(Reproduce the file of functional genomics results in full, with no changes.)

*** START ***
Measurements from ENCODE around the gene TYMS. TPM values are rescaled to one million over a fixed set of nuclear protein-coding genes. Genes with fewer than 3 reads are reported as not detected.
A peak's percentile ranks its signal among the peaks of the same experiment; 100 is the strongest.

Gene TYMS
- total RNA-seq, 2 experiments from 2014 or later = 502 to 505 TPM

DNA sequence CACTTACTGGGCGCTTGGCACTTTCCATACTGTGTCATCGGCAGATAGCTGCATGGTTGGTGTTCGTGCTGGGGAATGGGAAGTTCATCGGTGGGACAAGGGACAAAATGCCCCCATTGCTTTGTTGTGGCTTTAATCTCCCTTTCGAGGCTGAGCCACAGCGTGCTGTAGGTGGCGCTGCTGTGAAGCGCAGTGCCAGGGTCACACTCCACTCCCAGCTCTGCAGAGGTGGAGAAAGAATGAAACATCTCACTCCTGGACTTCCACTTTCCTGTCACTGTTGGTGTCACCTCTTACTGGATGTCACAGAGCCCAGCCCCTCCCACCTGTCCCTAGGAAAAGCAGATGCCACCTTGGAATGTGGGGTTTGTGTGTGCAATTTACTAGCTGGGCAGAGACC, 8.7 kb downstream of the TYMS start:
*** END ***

Measurements from ENCODE around the gene TYMS. TPM values are rescaled to one million over a fixed set of nuclear protein-coding genes. Genes with fewer than 3 reads are reported as not detected.
A peak's percentile ranks its signal among the peaks of the same experiment; 100 is the strongest.

Gene TYMS
- total RNA-seq, 2 experiments from 2014 or later = 502 to 505 TPM

DNA sequence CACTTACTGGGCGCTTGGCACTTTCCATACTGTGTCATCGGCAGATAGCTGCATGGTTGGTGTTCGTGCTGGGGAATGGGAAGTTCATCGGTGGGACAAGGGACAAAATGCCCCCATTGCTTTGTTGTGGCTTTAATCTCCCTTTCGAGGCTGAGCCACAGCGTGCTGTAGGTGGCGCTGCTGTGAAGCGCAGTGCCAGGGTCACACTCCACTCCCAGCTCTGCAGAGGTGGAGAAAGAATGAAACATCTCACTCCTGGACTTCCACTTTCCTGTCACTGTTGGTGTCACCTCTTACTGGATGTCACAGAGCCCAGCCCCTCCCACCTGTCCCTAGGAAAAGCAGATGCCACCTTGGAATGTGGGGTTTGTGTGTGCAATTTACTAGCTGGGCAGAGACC, 8.7 kb downstream of the TYMS start: